Seriously? Name ONE other sport where one of it's premiere athletes is going to take the time to do that? You think your kid misses a touchdown pass they're going to hear from Drew Brees? I don't think so. I see this all the time with swimmers on twitter. It takes a fraction of a second and it means so much to the fan. Name another sport where your kid can get a robo call from Olympic medalists. Here kids, great meet today! Matt Grevers has something to say to you. Do you know what that means to a kid?

So, yes, she got back in the pool. She has the tweet on her wall in her bedroom. Of course, I know my daughter will never win any Olympic medals or break any world records. The world would have continued on it's axis if she never got in a pool again...but to me she's important...and her feelings and frustration were important. The fact that she was important enough for the 22 seconds it took for Ryan Lochte to write that tweet is immeasurable and just one more reason why I love this sport and it's athletes.

Happy July 4th, America. Team USA, go kick some ass at Worlds. We're so proud of all of you.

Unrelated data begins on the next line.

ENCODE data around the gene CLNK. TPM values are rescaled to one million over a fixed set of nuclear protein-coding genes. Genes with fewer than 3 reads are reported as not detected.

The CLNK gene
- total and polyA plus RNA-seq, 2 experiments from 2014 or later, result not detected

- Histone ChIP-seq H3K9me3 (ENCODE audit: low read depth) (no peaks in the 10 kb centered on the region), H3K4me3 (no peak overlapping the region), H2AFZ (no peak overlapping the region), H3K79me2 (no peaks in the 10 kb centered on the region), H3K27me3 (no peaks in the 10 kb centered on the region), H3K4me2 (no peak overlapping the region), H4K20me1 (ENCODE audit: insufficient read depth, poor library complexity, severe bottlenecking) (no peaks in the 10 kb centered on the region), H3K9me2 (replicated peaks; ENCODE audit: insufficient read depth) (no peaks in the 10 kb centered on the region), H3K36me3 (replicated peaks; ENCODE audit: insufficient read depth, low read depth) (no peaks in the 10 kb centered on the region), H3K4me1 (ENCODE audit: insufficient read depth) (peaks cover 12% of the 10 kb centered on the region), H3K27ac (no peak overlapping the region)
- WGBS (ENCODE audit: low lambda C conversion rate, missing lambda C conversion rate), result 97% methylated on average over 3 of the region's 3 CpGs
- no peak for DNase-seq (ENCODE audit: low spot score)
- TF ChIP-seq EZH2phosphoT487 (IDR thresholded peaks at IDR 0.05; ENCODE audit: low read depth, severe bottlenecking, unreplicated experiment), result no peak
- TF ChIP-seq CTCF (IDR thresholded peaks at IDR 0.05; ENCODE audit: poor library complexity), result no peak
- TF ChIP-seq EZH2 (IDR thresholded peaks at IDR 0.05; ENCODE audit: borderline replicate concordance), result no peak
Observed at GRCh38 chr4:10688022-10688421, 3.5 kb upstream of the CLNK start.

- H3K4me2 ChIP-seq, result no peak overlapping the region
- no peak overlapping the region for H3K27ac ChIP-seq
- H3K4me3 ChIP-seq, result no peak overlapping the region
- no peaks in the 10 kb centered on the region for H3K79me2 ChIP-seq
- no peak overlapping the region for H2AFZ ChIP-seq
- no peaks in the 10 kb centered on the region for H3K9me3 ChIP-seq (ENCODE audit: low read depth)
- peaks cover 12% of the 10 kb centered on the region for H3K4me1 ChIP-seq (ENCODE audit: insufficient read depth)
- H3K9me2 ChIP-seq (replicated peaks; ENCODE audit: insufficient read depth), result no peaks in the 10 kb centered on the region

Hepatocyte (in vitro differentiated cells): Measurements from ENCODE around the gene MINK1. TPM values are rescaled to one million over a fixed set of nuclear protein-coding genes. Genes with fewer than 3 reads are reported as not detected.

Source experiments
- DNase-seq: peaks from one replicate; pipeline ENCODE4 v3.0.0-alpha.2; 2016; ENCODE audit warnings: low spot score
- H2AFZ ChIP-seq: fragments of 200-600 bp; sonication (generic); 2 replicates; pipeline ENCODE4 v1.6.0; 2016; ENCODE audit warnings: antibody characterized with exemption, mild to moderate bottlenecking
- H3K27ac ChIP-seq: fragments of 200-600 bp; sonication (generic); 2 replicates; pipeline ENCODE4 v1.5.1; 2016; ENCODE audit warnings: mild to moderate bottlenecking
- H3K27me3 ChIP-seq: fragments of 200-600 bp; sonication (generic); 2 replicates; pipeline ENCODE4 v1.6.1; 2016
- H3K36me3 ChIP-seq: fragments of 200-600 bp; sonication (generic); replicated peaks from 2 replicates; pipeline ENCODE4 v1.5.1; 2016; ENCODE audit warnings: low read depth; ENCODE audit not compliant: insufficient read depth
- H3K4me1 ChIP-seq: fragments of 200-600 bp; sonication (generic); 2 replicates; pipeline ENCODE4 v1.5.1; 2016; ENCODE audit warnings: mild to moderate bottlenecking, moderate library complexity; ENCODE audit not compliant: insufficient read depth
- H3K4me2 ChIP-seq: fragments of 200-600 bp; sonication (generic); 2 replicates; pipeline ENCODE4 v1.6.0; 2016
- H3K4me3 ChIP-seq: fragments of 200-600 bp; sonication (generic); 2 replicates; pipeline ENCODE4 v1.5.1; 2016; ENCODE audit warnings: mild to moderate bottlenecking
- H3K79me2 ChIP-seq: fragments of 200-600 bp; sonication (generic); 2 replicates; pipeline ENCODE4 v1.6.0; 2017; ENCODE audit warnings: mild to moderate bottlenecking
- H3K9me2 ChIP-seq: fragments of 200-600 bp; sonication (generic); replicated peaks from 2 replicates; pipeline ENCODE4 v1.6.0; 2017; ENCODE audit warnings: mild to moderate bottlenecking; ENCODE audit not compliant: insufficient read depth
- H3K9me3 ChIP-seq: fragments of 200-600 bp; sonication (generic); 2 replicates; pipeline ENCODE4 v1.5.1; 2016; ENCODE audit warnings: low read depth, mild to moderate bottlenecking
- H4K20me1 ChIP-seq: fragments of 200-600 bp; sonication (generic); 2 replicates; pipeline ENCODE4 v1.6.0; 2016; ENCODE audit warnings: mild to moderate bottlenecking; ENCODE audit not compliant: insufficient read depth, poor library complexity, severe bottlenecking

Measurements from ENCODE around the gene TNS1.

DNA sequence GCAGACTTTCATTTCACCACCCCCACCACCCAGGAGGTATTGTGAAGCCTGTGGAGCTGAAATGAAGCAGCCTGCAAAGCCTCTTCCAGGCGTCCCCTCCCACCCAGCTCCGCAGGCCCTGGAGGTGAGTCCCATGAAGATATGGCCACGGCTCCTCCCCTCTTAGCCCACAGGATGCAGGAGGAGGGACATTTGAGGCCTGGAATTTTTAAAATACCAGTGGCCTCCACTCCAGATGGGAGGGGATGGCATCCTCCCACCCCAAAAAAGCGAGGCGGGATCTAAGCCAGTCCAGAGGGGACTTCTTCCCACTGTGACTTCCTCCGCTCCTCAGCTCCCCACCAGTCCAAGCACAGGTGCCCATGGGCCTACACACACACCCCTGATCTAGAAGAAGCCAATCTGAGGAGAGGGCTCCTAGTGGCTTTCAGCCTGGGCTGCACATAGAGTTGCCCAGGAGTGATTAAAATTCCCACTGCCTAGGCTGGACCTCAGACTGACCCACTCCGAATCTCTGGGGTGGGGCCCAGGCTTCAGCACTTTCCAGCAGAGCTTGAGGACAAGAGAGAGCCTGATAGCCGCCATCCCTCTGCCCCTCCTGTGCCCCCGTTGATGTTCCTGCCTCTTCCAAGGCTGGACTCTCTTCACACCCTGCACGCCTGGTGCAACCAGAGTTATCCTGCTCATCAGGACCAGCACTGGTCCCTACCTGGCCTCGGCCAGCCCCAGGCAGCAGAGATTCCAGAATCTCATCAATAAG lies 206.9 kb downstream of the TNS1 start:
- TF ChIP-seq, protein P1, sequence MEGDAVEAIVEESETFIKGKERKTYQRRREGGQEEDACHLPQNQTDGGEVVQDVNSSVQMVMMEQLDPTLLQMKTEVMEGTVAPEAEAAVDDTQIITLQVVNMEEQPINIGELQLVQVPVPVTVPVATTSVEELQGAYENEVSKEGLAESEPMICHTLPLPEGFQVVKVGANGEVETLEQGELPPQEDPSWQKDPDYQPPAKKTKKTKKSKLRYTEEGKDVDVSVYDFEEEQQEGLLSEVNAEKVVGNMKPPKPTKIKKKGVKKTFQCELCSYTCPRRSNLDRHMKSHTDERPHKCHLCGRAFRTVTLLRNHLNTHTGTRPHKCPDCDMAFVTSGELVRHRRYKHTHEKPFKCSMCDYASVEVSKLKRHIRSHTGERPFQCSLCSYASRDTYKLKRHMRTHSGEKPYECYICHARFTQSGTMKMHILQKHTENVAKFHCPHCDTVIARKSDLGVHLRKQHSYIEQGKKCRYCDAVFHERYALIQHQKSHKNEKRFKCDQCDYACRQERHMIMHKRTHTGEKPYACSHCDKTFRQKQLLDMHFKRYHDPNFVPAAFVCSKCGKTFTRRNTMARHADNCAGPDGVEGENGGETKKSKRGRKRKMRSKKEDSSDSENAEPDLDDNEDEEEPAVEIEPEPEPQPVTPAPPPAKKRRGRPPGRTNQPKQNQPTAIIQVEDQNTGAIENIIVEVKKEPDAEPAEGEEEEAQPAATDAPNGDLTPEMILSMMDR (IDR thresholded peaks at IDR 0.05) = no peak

1. I have tried to explain this aspect of our sport to so many people. When I show our other coaches at school pictures of my swimmers with people like Michael Phelps and Natalie Coughlin I have to explain... "this wasn't an autograph session or a clinic. We were at the Grand Prix. She didn't drive all the way out there for a picture. She warmed up in the lanes and raced in the heats with these guys too." our high school football guys can't go to an NFL game and participate with the best in the world, and they sure as heck aren't gonna get an autograph at the game.
    I have had email conversations with some of the best in swimming and even once had Gary Hall Jr tell me "he enjoys reading my blogs."
    How freekin' cool is that?